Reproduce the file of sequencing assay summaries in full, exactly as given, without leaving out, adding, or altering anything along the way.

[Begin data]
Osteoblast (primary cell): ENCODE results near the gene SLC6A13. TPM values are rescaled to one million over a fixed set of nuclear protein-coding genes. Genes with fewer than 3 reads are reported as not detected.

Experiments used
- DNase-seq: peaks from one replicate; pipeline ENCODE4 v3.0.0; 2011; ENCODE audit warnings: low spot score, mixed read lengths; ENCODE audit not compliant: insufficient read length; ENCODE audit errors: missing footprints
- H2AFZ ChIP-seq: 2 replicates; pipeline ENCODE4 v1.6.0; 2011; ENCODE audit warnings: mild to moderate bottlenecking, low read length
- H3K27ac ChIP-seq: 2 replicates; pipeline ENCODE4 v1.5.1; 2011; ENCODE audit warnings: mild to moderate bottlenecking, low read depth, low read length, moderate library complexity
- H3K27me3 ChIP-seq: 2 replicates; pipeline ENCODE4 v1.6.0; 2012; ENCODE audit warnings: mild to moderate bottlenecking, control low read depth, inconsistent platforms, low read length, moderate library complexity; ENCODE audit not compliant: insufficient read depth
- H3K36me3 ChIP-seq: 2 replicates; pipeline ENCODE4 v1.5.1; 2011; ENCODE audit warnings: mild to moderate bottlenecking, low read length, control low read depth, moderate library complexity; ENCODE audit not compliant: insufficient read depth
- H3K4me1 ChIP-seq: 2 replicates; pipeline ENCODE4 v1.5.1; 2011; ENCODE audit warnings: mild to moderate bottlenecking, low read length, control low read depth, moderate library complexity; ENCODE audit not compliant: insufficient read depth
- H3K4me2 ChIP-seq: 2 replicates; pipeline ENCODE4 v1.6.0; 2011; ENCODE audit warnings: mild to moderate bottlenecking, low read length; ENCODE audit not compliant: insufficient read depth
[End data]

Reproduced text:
Osteoblast (primary cell): ENCODE results near the gene SLC6A13. TPM values are rescaled to one million over a fixed set of nuclear protein-coding genes. Genes with fewer than 3 reads are reported as not detected.

Experiments used
- DNase-seq: peaks from one replicate; pipeline ENCODE4 v3.0.0; 2011; ENCODE audit warnings: low spot score, mixed read lengths; ENCODE audit not compliant: insufficient read length; ENCODE audit errors: missing footprints
- H2AFZ ChIP-seq: 2 replicates; pipeline ENCODE4 v1.6.0; 2011; ENCODE audit warnings: mild to moderate bottlenecking, low read length
- H3K27ac ChIP-seq: 2 replicates; pipeline ENCODE4 v1.5.1; 2011; ENCODE audit warnings: mild to moderate bottlenecking, low read depth, low read length, moderate library complexity
- H3K27me3 ChIP-seq: 2 replicates; pipeline ENCODE4 v1.6.0; 2012; ENCODE audit warnings: mild to moderate bottlenecking, control low read depth, inconsistent platforms, low read length, moderate library complexity; ENCODE audit not compliant: insufficient read depth
- H3K36me3 ChIP-seq: 2 replicates; pipeline ENCODE4 v1.5.1; 2011; ENCODE audit warnings: mild to moderate bottlenecking, low read length, control low read depth, moderate library complexity; ENCODE audit not compliant: insufficient read depth
- H3K4me1 ChIP-seq: 2 replicates; pipeline ENCODE4 v1.5.1; 2011; ENCODE audit warnings: mild to moderate bottlenecking, low read length, control low read depth, moderate library complexity; ENCODE audit not compliant: insufficient read depth
- H3K4me2 ChIP-seq: 2 replicates; pipeline ENCODE4 v1.6.0; 2011; ENCODE audit warnings: mild to moderate bottlenecking, low read length; ENCODE audit not compliant: insufficient read depth